Steve Bruce is reportedly set to lose his Newcastle United managerial post as the club’s new Saudi broker Yasir al-Rumayyan prepares to visit St James’ Park for the first time. Trevor Hemmings, owner of Preston North End Championship Club as well as three Grand National winners, has died aged 86. The International Swimming Federation (Fina) has announced that it will establish an Integrity Unit as part of a number of reforms aimed at improving the organization’s governance, transparency and culture. And in an interview with the Guardian, former England footballer John Barnes discusses the silent pillars of prejudice and why there aren’t more black football managers.

Business

John Lewis’s retail report on top 12-month buying trends reveals shoppers “couldn’t get enough of slippers” during the pandemic. The chain now sells more than 200 models, having increased the size of its range by a fifth. As social life was put on hold and more people worked from home, demand for pajamas and dressing gowns skyrocketed as victims included ties (down 75%), clothes hangers. documents and makeup bags. The FTSE100 is expected to lose around 0.6% this morning following massive selling in Hong Kong, as it has become clear that Chinese real estate giant Evergrande will default on new bond repayments of nearly $ 150million. dollars. The pound is about $ 1,359 and € 1,176.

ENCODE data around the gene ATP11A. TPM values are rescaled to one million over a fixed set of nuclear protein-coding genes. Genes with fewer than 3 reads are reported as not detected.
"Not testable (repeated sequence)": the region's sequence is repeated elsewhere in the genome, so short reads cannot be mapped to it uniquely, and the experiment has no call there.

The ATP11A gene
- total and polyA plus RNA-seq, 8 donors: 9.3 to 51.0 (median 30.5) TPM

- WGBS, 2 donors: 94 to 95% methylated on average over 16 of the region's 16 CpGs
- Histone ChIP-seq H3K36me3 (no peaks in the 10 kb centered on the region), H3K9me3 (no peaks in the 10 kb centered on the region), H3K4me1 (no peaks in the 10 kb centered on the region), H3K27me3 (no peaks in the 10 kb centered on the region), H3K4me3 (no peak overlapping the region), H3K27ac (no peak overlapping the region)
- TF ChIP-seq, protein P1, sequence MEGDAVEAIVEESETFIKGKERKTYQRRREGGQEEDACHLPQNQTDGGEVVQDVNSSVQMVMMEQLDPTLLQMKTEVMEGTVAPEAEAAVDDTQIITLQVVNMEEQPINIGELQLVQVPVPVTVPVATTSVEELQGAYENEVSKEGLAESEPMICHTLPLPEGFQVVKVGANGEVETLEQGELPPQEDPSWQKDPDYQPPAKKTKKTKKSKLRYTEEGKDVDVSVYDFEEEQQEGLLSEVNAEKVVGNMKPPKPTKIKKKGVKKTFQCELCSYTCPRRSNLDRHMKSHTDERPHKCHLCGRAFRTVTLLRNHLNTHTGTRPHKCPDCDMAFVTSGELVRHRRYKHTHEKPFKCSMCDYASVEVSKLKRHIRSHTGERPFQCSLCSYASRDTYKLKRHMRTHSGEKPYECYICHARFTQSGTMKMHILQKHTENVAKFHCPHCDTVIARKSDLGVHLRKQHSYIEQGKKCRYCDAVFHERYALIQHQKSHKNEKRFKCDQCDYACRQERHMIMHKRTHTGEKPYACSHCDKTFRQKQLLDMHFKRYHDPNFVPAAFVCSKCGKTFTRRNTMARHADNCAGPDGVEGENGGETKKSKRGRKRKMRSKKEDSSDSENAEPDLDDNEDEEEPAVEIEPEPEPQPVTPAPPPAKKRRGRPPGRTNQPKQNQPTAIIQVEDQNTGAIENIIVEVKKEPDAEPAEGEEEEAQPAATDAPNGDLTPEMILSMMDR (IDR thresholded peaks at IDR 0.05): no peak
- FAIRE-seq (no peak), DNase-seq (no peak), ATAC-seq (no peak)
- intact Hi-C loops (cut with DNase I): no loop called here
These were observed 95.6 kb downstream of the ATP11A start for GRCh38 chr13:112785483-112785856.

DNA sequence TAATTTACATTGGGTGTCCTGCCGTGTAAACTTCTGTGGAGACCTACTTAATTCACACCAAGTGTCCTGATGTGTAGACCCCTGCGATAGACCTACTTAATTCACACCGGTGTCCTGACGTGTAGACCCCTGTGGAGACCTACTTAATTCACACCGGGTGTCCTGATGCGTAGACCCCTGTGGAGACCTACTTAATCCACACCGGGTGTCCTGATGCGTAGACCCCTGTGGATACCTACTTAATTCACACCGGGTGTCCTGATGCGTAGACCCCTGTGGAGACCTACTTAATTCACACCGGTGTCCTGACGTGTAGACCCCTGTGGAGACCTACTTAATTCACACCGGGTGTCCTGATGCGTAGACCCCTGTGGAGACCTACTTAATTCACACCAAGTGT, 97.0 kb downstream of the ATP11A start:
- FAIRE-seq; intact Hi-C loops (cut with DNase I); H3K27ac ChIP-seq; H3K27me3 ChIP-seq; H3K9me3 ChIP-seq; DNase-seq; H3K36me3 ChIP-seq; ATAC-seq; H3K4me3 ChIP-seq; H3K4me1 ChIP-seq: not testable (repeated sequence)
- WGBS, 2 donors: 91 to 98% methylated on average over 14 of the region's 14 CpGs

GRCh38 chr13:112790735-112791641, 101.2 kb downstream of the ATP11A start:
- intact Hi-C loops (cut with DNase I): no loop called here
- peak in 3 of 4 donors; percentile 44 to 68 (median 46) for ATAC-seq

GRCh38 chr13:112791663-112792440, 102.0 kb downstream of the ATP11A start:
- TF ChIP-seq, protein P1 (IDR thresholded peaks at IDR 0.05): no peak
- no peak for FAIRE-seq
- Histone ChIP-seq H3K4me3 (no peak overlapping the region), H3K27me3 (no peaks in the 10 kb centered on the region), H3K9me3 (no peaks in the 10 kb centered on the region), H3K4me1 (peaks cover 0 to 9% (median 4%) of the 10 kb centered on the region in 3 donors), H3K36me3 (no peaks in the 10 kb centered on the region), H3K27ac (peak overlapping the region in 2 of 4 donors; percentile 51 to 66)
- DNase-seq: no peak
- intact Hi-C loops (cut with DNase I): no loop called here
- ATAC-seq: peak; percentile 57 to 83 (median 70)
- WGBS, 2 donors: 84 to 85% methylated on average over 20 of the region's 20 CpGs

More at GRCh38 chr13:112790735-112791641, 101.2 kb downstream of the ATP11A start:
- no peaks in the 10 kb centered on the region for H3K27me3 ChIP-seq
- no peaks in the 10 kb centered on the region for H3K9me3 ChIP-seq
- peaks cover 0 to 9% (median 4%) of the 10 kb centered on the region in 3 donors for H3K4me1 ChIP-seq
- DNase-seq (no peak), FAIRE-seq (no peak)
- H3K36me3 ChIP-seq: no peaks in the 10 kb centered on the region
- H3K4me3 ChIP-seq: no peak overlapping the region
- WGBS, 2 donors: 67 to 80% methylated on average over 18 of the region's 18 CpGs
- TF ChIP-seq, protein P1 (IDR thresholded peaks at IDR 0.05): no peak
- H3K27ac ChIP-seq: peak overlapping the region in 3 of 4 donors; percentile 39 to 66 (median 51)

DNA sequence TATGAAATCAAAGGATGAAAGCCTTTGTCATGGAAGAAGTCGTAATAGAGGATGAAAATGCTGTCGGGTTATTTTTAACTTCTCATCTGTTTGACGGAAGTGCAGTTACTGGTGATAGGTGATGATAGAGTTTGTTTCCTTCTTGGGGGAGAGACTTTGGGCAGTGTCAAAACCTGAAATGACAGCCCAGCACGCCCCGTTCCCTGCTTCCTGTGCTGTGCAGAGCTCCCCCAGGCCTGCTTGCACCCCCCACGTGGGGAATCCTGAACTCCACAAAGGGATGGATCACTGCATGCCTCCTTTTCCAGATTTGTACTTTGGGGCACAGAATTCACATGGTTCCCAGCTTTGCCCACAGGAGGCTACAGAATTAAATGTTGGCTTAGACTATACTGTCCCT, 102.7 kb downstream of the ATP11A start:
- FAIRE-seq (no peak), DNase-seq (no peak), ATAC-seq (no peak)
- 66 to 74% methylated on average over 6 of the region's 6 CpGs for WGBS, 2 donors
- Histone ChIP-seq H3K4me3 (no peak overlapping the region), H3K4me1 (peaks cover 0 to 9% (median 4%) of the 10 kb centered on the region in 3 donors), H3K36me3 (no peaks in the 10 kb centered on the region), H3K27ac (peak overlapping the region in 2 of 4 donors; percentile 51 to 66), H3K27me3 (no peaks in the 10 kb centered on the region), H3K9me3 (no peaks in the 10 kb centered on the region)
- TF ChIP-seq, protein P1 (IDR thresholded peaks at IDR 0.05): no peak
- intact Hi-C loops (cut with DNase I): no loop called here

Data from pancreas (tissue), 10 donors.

The papers

The of the guardian Today’s splash is “the UK’s worst Covid failures in history” – with a side portion of “No 10 dos Kwarteng in cabinet spat with Sunak”. Kwarteng, the business secretary, wants more financial support for heavy industries such as steel, chemicals and ceramics which are struggling with energy costs. Sunak is skeptical of giving them taxpayer money – but number 10 seems to be weighing in on Kwarteng’s side, with the Times suggesting that there will be “state loans for companies affected by rising gas prices”.

Guardian front page, October 12, 2021
Front page of The Guardian, October 12, 2021.

The Metro a “Shame on the Covid chaos” and you can bet what it is; the Mirror puts the same subject on the front with the title “Deadliest Delay”. The Telegraph says “the tax on social care ‘must double’ to face the crisis”. Her lead role is Sally Rooney who wouldn’t want her latest book published in Hebrew – the author supports a cultural boycott of Israel. The Express leads with “Don’t panic, we can stock the shelves for Christmas,” indicating that supermarkets will work hard to stock up.

The Mail says “The elderly were just an afterthought” in dealing with the pandemic. And story number one in the Financial Time is another version of it: “Collective immunity ‘a’ group thought ‘led to a’ public health failure ‘, MPs say.”